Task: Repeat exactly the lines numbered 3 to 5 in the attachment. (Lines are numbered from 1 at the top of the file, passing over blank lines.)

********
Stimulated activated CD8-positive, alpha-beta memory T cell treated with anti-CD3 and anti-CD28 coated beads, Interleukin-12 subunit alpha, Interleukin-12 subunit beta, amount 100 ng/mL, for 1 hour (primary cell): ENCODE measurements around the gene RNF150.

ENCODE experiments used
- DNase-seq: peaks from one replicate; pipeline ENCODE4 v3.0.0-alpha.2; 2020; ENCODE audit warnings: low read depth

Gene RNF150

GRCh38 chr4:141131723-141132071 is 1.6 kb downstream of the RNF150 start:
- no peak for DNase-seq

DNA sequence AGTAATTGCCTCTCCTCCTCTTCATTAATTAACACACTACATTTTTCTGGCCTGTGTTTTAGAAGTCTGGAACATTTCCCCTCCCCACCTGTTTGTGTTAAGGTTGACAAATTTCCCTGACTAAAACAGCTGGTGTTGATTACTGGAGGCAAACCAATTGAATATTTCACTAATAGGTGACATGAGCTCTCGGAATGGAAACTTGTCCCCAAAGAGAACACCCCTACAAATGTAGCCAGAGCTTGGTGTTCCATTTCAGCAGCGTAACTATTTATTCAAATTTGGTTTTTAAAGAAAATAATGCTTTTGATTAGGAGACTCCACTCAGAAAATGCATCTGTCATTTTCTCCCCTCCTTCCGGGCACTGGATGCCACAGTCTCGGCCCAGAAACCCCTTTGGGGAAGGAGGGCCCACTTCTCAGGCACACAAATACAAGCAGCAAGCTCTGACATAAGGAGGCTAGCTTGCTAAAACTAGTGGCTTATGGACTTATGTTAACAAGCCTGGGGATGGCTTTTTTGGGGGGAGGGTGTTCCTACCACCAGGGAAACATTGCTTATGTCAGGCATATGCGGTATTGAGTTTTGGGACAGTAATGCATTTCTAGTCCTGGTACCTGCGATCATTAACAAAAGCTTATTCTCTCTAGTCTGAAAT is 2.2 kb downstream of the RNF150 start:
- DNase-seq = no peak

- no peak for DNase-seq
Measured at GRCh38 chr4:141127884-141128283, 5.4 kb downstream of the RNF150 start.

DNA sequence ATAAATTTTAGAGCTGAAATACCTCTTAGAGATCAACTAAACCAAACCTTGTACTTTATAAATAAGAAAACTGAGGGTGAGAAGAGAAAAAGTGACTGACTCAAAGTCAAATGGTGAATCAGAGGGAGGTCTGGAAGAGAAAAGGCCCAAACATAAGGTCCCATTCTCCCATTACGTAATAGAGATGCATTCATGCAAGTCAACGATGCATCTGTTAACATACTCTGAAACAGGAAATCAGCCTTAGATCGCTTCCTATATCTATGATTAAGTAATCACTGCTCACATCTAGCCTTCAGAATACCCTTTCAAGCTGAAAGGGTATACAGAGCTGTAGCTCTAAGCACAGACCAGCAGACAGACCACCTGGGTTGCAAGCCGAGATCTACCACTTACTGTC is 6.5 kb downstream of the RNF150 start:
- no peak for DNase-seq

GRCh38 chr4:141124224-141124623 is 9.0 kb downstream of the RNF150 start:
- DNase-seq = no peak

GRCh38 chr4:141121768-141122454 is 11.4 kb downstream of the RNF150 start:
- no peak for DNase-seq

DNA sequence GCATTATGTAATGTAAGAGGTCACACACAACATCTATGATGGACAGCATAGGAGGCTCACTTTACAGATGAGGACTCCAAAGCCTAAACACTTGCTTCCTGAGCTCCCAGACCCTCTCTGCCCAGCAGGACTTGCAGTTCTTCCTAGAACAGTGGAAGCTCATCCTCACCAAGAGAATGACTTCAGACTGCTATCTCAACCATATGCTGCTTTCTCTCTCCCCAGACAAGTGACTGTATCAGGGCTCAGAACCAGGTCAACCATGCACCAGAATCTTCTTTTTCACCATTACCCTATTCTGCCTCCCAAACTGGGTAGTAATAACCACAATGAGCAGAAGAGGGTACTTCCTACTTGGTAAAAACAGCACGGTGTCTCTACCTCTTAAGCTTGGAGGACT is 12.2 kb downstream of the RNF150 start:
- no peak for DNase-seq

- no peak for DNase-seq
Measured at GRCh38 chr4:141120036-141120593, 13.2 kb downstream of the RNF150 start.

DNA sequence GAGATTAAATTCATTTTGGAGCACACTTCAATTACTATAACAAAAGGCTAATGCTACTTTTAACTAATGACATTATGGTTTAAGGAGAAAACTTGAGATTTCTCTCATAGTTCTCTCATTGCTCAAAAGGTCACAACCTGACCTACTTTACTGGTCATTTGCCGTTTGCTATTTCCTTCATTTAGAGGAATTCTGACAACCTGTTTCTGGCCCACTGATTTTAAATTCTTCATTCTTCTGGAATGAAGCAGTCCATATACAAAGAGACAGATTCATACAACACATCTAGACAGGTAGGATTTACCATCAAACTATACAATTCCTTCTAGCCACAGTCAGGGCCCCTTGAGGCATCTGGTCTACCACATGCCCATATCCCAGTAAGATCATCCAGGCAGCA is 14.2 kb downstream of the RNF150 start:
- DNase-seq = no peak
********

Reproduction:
- DNase-seq: peaks from one replicate; pipeline ENCODE4 v3.0.0-alpha.2; 2020; ENCODE audit warnings: low read depth

Gene RNF150

GRCh38 chr4:141131723-141132071 is 1.6 kb downstream of the RNF150 start: